Over time, you'll find your equipment degrading over a period of use, so don't forget to have them repaired by a forger, or repair them yourself with the Repair skill from time to time. A single point in the skill will suffice just nicely. Also, you don't have to worry about them breaking, because when the durability level of an item drops to nil, it'll merely become unusable. However unusable, you'll still be able to repair it back to working condition.
The visuals are a real treat. While not as pretty as Dungeon Siege, but prettier than any other 2d isometric CRPG to date, and on par with the backdrops of Icewind Dale II, Divine Divinity is truly nice to look at. The isometric angle from which the game is played is set in an oblique angle. It is a tad different from other isometric games so it'll take a little getting used to.
Divine Divinity employs some three dimensional effects to spruce up magical effects, though they seem to exhibit a little grainy and blurry quality. But if you're however adamant about wanting only the graphics on par with Dungeon Siege, you'll be a little let down in this aspect.
The game supports resolutions of a minimum of 640x480, to a maximum of 1024x768. The game runs at a default resolution of 800x600, which retains some graphical details (of keys and other small items) that are otherwise lost on the max resolution. If your computer meets the recommended specifications, your game will probably run at a smooth rate, but turning off some of the options will help tremendously with any issues you may experience.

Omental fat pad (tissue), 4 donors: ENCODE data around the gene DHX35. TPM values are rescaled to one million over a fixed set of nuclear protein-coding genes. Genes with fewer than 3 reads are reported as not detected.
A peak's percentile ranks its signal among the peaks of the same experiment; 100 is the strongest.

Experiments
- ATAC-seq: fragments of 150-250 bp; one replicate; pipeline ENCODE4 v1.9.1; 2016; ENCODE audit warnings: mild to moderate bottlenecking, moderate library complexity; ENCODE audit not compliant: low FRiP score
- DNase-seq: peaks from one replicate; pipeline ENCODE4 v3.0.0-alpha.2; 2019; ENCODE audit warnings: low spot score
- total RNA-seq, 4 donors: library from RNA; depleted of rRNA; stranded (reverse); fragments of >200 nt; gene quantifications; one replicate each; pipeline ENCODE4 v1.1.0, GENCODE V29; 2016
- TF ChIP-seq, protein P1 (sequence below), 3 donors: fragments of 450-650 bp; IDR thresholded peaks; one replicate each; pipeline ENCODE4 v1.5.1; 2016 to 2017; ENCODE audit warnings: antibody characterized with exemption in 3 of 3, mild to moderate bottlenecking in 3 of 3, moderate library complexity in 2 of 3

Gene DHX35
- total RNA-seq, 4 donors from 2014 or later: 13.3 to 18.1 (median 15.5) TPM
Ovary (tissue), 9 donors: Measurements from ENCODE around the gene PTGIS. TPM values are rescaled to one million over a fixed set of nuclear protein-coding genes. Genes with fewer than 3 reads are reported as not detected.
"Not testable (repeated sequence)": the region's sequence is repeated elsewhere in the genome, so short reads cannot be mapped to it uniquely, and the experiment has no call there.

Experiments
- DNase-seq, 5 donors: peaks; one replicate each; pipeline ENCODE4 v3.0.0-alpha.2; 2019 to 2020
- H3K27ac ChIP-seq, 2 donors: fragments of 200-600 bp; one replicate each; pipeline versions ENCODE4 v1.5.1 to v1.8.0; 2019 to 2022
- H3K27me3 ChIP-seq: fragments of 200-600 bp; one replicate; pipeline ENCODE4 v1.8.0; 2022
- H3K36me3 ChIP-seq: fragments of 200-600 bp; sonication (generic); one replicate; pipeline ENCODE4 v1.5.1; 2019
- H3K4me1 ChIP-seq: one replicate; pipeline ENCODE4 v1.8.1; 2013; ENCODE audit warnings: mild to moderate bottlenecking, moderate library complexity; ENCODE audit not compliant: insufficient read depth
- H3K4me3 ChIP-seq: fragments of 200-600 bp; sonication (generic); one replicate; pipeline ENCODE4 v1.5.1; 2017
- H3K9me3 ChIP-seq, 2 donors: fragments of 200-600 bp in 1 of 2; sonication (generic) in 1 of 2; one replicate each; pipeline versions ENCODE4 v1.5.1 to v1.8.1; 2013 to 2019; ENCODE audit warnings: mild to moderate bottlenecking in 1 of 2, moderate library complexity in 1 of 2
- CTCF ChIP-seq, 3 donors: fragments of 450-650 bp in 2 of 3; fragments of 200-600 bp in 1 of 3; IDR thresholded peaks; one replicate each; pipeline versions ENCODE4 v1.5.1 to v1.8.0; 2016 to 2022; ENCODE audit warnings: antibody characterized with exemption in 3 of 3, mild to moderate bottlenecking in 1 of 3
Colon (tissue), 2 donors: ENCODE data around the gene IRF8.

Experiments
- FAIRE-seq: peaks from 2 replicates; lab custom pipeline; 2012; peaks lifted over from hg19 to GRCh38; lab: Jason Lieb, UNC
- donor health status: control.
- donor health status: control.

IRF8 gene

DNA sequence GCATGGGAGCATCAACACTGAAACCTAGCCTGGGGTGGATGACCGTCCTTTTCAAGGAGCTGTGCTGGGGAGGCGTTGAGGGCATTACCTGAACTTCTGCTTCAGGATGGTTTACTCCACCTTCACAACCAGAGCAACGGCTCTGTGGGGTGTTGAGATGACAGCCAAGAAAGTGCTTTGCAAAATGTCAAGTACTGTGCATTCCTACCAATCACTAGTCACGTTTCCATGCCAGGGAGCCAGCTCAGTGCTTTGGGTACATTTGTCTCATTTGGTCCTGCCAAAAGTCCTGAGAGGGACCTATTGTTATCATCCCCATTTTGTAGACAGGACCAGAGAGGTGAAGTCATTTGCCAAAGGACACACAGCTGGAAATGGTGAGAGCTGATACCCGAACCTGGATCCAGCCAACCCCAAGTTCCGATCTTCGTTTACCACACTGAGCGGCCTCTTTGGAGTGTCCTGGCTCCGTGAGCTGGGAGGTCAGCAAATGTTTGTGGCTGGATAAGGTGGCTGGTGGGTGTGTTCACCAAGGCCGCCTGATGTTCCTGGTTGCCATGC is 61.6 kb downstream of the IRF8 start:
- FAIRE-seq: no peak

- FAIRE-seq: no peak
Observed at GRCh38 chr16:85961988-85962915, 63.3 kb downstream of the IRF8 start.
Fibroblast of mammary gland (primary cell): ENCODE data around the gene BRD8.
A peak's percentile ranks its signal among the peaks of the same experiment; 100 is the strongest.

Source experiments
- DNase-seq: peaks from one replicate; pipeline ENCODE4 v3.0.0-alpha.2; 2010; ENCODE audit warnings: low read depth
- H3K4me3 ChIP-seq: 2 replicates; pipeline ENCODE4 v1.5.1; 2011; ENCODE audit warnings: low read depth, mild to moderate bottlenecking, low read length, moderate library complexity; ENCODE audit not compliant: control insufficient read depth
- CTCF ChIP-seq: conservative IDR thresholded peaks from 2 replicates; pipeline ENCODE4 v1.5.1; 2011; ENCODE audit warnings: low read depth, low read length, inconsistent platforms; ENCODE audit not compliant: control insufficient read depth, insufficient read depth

Normally, you won't experience any slowdowns with this game if you maintain your hard drive. But if you have a fragmented hard drive, you may experience some very bad issues with game freezing every few seconds. Defragmenting your hard drive should solve this issue.
Saving and loading times do take quite a long while, the latter even more so. You do not want to spend your time reloading the game too often.
Before the patches were released there were some crash issues with some systems, so it's rather sad that I have to inform you now that some of you might not be able to play the game right out of the box. But if you're reading this, then there is no doubt that you have access to the internet, so you should be able to download the game's patches (which aren't at all large) from the game's official website or from any number of game file websites out there. Needless to say, the majority of the bugs have been amended, so play should be flawless after the application of the patches. I've not experienced any serious technical issues that would have otherwise derailed my enjoyment of Divine Divinity after installing the latest patch.
There is no multiplayer option to speak of, but this is absolutely not an issue because Divine Divinity is a single player experience in the extreme sense. The single player setting can last up to a hundred or more hours of play, and this is no exaggeration. You should prepare to devote a lot of your free time to Divine Divinity for the long haul.
Overall, Divine Divinity is an enjoyable game, if not one marred by a variety of faults. It's likely to appeal to both seasoned veterans like myself, and newcomers alike. While fantasy's a dead and beaten horse with the extreme commercialization of Dungeons and Dragons, Divine Divinity manages to breathe some fresh life into the world of CRPGs by offering humor, nice graphics, and an immersive storyline. Like all games, Divine Divinity has its pros, and its cons. If you're looking for an enjoyable game that'll last you awhile, Divine Divinity's a good choice to go with.